Published Jan 01, 2006The Human Stain adapts Phillip Roth's outstanding novel of the same title about ageing professor Coleman Silk (Anthony Hopkins), whose lifelong secret is slowly revealed after he is fired from his teaching post at a small New England college after a bogus racism charge is levelled at him and he enters into a relationship with Faunia, a cleaning woman in her 30s (Nicole Kidman).
Primarily set in 1998 at the height of the Clinton/Lewinsky scandal, the film examines prejudice, political correctness and the role of individualism in the American identity. It is a complex and fascinating tale, and an ambitious choice to adapt for the screen. Director Robert Benton (Kramer vs. Kramer) and writer Nicholas Meyer do quite a good job of culling most of the essential story from the sprawling novel, although they do choose leave traces of a few of the book's minor storylines without giving them a proper context, thus giving an audience unfamiliar with Roth's text a sense that something's missing.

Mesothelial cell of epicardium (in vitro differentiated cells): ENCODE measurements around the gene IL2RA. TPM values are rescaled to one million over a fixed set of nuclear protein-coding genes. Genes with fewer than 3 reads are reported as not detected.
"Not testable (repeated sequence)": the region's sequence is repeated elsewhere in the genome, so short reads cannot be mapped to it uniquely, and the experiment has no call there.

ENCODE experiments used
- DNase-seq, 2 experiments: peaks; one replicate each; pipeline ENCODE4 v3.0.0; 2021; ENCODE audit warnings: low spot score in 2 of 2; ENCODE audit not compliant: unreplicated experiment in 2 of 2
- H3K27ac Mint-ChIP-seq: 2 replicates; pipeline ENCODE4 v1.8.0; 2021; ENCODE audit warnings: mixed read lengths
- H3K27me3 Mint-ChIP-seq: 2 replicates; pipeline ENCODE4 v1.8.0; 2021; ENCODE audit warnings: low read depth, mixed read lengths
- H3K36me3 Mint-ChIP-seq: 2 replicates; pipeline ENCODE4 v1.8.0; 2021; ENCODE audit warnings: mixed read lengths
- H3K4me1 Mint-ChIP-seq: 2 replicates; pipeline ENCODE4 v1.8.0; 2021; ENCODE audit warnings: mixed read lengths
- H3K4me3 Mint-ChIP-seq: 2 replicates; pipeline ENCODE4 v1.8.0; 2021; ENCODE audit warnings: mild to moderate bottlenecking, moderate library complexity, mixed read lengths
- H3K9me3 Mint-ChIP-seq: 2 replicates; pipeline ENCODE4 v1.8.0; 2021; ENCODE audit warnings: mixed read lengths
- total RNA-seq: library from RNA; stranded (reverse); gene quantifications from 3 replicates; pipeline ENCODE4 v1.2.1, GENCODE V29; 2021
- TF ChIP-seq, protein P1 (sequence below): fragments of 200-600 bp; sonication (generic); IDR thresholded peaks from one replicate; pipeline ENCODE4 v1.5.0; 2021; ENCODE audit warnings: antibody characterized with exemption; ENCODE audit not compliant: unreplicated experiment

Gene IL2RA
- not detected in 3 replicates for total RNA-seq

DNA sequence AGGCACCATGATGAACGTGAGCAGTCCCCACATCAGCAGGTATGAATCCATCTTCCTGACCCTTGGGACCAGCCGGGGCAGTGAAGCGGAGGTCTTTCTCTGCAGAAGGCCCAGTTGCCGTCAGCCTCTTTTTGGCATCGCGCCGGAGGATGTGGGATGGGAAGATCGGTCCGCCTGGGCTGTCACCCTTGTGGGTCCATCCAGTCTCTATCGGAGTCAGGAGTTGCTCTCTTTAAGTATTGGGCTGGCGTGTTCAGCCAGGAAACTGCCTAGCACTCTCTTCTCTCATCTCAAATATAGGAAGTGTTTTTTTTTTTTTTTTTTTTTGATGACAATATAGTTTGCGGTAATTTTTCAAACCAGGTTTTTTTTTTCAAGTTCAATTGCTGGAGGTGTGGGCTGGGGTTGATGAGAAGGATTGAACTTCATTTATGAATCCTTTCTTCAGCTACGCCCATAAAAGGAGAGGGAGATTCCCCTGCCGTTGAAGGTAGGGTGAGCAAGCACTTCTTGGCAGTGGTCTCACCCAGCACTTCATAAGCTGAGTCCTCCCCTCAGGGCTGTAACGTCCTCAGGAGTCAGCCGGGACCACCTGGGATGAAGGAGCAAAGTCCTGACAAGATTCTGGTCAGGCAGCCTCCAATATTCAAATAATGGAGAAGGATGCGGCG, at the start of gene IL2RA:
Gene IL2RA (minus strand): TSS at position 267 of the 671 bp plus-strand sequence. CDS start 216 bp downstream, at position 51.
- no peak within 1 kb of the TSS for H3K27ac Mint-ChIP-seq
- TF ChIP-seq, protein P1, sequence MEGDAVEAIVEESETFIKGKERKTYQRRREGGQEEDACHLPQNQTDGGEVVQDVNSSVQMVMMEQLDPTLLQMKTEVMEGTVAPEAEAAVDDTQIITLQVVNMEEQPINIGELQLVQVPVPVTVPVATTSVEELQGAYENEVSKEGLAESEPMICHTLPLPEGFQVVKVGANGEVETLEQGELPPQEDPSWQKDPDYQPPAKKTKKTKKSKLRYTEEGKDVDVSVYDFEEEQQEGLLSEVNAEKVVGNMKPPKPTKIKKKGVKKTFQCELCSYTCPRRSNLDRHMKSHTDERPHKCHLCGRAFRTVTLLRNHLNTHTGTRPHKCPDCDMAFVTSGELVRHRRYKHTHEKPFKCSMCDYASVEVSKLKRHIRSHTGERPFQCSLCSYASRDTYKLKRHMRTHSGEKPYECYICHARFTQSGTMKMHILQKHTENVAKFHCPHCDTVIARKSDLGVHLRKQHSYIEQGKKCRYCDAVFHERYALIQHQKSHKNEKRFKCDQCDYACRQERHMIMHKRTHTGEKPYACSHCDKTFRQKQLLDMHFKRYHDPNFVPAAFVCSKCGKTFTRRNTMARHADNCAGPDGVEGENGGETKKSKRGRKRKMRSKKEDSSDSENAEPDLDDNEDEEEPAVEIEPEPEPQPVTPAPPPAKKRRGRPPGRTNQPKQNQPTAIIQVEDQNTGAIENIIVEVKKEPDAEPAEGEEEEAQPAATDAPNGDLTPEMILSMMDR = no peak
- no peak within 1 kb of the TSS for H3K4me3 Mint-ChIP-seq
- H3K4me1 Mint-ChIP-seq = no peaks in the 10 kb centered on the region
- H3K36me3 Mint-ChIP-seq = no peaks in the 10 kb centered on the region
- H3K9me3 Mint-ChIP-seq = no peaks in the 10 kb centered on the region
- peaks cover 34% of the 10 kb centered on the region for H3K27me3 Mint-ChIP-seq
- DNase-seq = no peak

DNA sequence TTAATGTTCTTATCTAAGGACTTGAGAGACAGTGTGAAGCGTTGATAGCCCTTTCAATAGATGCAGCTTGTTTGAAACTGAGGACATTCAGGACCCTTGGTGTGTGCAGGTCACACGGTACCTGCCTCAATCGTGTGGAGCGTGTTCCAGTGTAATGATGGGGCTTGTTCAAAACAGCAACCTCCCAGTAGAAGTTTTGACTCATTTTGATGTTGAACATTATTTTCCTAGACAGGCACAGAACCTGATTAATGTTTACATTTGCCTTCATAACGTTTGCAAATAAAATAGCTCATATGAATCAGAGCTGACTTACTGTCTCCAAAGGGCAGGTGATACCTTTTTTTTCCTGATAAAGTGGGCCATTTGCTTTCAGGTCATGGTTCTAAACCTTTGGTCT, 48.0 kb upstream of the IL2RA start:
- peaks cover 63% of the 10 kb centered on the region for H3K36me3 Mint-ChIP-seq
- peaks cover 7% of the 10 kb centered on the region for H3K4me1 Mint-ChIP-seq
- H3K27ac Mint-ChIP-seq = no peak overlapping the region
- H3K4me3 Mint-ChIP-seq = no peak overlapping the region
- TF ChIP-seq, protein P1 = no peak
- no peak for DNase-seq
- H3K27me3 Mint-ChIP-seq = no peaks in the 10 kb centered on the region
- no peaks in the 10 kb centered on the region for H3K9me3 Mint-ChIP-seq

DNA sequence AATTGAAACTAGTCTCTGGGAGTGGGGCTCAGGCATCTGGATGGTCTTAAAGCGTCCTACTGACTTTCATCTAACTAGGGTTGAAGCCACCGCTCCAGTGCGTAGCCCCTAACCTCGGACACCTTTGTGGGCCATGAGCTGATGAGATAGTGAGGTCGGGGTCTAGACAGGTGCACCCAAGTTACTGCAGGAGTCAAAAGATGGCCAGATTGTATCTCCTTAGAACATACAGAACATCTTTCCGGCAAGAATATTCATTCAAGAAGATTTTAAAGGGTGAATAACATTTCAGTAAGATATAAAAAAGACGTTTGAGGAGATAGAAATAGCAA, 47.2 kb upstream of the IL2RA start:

The performances from the star-studded cast are all outstanding. Anthony Hopkins imbues Silk with the dignity and resolve the character requires, while having moments of sheer exuberance about his sexual reawakening. Nicole Kidman is transformed in the role of Faunia, tough and as unglamorous as they come. Newcomer Wentworth Miller almost steals the show as the young Coleman, and the amazing Anna Deavere Smith is quietly chilling as his mother. Gary Sinise plays the hermetic writer Nathan Zuckerman, from whose perspective the story is told, and the scene in which he and Silk have a spontaneous dance party is the standout of the film. (Miramax)